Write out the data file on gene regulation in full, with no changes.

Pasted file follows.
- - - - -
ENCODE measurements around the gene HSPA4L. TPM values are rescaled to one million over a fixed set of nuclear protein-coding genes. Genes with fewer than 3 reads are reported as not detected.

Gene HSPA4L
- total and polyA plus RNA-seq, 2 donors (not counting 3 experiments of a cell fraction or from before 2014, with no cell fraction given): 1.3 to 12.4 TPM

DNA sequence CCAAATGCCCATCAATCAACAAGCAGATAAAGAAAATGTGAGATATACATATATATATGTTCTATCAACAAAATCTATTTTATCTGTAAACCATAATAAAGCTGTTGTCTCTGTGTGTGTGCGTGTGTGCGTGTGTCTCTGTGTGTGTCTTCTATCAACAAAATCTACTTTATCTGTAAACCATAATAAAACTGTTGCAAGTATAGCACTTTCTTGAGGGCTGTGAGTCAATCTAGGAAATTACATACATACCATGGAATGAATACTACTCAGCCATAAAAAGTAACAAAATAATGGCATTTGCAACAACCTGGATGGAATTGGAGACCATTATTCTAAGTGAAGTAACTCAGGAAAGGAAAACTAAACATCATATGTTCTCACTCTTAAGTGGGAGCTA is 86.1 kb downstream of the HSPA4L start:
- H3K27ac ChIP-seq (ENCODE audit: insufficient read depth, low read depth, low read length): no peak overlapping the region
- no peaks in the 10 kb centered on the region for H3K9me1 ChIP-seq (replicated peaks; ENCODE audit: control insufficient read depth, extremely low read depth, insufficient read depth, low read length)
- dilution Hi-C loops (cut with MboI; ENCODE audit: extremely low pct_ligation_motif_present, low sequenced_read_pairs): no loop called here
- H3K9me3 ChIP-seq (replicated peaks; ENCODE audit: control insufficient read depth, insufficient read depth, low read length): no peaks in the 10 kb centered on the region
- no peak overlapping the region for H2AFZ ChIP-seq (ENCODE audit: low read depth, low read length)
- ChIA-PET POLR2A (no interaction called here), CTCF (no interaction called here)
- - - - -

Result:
ENCODE measurements around the gene HSPA4L. TPM values are rescaled to one million over a fixed set of nuclear protein-coding genes. Genes with fewer than 3 reads are reported as not detected.

Gene HSPA4L
- total and polyA plus RNA-seq, 2 donors (not counting 3 experiments of a cell fraction or from before 2014, with no cell fraction given): 1.3 to 12.4 TPM

DNA sequence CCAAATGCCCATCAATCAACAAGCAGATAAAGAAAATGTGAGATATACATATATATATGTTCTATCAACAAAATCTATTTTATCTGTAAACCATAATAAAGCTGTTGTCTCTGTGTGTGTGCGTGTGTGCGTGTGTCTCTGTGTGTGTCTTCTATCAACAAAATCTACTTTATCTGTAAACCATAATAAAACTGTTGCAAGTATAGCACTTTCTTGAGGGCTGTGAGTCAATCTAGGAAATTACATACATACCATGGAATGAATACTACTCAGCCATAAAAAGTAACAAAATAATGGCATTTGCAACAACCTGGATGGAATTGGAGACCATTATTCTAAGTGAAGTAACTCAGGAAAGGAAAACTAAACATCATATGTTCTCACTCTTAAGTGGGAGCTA is 86.1 kb downstream of the HSPA4L start:
- H3K27ac ChIP-seq (ENCODE audit: insufficient read depth, low read depth, low read length): no peak overlapping the region
- no peaks in the 10 kb centered on the region for H3K9me1 ChIP-seq (replicated peaks; ENCODE audit: control insufficient read depth, extremely low read depth, insufficient read depth, low read length)
- dilution Hi-C loops (cut with MboI; ENCODE audit: extremely low pct_ligation_motif_present, low sequenced_read_pairs): no loop called here
- H3K9me3 ChIP-seq (replicated peaks; ENCODE audit: control insufficient read depth, insufficient read depth, low read length): no peaks in the 10 kb centered on the region
- no peak overlapping the region for H2AFZ ChIP-seq (ENCODE audit: low read depth, low read length)
- ChIA-PET POLR2A (no interaction called here), CTCF (no interaction called here)